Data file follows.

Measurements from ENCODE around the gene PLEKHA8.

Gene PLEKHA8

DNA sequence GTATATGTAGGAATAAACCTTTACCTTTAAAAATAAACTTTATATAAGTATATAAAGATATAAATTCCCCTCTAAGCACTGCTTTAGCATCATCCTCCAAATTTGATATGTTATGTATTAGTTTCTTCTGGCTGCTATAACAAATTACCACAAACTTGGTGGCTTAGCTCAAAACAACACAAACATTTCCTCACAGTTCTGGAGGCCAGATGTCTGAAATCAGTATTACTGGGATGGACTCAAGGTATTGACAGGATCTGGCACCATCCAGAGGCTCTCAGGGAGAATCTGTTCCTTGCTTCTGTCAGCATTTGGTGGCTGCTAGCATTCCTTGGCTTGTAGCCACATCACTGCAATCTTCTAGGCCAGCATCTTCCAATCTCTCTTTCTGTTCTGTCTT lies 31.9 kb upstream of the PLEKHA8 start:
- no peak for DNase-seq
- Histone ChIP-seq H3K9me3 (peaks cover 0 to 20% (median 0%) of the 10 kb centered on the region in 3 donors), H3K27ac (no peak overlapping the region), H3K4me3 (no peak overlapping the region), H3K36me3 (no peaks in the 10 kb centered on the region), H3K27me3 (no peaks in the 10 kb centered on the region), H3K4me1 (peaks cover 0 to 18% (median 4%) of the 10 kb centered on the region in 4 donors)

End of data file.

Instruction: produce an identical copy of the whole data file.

Measurements from ENCODE around the gene PLEKHA8.

Gene PLEKHA8

DNA sequence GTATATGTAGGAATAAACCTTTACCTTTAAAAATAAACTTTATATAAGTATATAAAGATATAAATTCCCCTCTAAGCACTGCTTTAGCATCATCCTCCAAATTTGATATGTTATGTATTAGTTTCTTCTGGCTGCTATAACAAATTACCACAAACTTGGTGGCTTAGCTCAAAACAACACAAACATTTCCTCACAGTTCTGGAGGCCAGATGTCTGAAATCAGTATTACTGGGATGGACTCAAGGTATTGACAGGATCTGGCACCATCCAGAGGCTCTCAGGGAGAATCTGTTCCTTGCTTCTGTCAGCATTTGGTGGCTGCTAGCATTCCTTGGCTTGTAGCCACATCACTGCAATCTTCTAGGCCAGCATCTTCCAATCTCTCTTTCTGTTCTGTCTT lies 31.9 kb upstream of the PLEKHA8 start:
- no peak for DNase-seq
- Histone ChIP-seq H3K9me3 (peaks cover 0 to 20% (median 0%) of the 10 kb centered on the region in 3 donors), H3K27ac (no peak overlapping the region), H3K4me3 (no peak overlapping the region), H3K36me3 (no peaks in the 10 kb centered on the region), H3K27me3 (no peaks in the 10 kb centered on the region), H3K4me1 (peaks cover 0 to 18% (median 4%) of the 10 kb centered on the region in 4 donors)